Movie of the Week: Tightrope

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Growing up, I thought Clint Eastwood made four types of movies:  westerns,  war films, Dirty Harry ones, and the two with the orangutan.  Those were his only movies I was aware of because those were the only ones I’d seen on television.  As I became older, I discovered Eastwood’s work beyond The Outlaw Josey Wales and Magnum Force.  If you’ve never seen Play Misty For Me, you owe it to yourself to check it out, it’s a wonderful tale of obsession.  For something a little different, yet familiar (think Harry Callahan’s kinky cousin), I suggest 1984’s Tightrope.  

In Tightrope, Eastwood plays Detective Wes Block. He’s divorced with two daughters and his time with them is always being interrupted by his work. Just as he’s preparing to attend a Saints game with his kids, he’s called in to investigate the murder of a prostitute. Soon, Wes will be working overtime since a killer has begun to stalk the seedier streets of New Orleans, targeting sex workers.

The first victim, who worked in a brothel, was actually murdered in her apartment following her return from her birthday party. As if the murder weren’t bad enough, it disturbs the investigators to know that the killer took his time with the victim, even stopping to make coffee and have a cup with a snack.

Forensics has plenty of evidence to work with, but its a bunch of clues which lead nowhere. One of the murder patterns which emerges is that the succeeding victims are women Wes has interacted with in a professional manner, and not just his profession, if you know what I mean. At one point, the necktie Wes accidentally left in a hooker’s room ends up at that hooker’s murder scene.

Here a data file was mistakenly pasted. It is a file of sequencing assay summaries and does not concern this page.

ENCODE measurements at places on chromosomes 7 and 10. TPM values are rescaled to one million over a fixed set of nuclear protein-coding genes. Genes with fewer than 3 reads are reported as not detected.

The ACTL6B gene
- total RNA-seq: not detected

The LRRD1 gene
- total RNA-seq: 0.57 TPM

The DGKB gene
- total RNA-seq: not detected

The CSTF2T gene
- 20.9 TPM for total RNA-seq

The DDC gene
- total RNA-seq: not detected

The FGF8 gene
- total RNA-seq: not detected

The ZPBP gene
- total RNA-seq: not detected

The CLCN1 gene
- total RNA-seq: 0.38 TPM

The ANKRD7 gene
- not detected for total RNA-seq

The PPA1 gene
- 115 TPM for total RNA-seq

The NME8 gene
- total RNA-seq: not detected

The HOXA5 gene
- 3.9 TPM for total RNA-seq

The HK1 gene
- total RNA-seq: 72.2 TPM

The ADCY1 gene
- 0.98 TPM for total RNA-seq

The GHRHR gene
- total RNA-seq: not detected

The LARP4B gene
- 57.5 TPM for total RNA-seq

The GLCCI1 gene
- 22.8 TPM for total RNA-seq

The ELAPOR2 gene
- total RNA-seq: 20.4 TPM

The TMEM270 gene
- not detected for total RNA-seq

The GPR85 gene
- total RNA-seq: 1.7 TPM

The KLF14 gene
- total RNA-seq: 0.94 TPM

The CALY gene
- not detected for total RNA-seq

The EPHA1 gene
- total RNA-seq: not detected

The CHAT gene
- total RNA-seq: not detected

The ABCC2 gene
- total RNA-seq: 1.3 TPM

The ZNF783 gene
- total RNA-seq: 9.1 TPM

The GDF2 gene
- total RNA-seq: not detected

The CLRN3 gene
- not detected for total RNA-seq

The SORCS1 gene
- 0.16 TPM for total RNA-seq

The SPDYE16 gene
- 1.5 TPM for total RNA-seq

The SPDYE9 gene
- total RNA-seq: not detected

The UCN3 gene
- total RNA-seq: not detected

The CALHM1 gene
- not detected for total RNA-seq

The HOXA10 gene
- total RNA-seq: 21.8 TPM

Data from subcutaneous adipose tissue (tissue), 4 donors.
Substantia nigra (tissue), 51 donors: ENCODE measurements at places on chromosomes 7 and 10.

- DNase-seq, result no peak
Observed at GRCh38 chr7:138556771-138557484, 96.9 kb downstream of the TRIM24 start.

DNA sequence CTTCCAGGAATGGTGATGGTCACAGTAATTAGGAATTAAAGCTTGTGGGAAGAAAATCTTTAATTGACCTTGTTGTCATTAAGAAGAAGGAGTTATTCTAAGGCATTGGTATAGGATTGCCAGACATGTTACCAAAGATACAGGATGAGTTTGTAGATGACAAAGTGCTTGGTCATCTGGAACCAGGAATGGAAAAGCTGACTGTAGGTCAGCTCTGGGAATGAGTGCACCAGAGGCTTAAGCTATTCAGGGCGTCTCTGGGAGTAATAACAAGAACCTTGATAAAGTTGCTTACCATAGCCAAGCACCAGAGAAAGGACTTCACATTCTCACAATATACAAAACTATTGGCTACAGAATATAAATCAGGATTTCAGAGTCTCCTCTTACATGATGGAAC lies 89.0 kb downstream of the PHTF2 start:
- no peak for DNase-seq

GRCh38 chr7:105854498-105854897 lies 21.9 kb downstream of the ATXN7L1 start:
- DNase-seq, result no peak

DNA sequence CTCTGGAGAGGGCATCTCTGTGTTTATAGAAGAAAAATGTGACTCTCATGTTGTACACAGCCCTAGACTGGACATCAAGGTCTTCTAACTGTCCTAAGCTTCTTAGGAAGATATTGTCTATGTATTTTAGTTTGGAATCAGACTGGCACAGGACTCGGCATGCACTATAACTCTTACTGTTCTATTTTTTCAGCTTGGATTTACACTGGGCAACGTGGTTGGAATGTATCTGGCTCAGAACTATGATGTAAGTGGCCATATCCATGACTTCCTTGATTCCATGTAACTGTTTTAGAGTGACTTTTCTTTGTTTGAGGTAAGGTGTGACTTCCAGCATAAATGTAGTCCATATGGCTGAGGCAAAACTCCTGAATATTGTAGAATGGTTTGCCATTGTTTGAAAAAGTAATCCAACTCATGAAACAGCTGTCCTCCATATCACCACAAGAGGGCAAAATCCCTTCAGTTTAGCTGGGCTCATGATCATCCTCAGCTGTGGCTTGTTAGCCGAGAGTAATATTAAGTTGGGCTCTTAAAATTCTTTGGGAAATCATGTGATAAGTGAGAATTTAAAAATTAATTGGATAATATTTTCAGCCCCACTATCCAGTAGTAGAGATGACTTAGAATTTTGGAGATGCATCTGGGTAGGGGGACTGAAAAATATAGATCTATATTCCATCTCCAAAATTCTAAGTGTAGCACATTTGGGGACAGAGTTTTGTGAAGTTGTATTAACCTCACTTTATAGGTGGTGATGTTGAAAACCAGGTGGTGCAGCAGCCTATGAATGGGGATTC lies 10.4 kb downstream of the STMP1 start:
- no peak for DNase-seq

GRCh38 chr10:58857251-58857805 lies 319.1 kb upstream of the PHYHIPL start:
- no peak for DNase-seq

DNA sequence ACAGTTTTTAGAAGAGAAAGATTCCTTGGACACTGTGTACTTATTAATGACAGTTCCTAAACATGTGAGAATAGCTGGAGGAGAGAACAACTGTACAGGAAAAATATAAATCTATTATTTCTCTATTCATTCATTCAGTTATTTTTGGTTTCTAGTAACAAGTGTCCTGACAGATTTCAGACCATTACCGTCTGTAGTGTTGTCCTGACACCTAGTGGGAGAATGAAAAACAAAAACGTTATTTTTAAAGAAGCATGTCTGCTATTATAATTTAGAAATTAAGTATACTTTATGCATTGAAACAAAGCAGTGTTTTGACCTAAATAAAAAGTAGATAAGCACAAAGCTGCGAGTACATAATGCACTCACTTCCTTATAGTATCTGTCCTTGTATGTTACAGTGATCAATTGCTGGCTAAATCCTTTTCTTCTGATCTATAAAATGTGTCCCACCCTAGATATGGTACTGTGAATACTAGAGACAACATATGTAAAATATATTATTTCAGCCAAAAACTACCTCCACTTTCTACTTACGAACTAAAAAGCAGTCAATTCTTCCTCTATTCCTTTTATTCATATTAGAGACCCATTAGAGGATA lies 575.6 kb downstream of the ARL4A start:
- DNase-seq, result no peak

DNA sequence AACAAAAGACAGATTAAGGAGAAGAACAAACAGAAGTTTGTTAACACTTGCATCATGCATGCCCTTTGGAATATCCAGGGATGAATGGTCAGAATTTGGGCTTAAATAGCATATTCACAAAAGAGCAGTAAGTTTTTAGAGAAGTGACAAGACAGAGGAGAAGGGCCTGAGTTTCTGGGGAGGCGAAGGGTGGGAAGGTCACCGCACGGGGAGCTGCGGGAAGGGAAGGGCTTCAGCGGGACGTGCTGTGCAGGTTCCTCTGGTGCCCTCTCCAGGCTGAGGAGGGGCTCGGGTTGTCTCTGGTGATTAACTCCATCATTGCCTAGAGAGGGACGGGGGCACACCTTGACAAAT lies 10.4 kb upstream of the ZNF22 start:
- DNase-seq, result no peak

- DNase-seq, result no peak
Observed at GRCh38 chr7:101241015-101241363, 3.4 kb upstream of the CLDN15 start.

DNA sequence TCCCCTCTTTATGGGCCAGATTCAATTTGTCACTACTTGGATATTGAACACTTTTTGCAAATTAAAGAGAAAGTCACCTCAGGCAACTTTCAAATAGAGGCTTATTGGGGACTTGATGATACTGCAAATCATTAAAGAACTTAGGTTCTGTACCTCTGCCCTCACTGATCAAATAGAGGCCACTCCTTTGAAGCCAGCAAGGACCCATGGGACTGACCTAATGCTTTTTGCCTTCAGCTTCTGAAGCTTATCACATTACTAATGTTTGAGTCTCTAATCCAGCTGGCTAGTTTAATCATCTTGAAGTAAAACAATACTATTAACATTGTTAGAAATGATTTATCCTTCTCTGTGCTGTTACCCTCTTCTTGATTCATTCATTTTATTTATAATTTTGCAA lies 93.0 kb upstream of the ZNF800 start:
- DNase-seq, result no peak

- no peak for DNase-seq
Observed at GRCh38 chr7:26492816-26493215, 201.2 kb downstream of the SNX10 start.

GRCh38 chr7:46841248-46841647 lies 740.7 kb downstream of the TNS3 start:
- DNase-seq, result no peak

Not gonna lie, Det. Block has some issues better suited for a psychiatrist than a prostitute, but each person works out their own problems the best they know how. His ex-wife really did a number on him, and with the news of her remarrying, Block ain’t feeling his best seeing how he still has a flicker of a flame, or some kind of feelings, for her. It’s safe to say he has some animosity toward women in general, or increasing frustrations (I don’t know, I’m not a licensed therapist), stemming from his ruined marriage. The hookers are his outlet and whipping post (quite literally on occasion).

Involved in the investigation is rape prevention program director Beryl Thibodeaux. She and Wes become close, as close as Wes will allow anyway. Beryl sees a man with problems, Wes sees a woman who may help him with his problems, and the killer, who has been stalking Wes, sees more victims in them both and in Wes’ daughters.

Tightrope has some wonderfully tense sequences despite the killer and his identity being almost an afterthought. But that’s one of the things which makes the movie great. It’s another example of the build-up is better than the payoff. This is a character study of a man searching for something missing in his life, he just has to apprehend a serial killer while he does it. I’ll take Block over Callahan any day.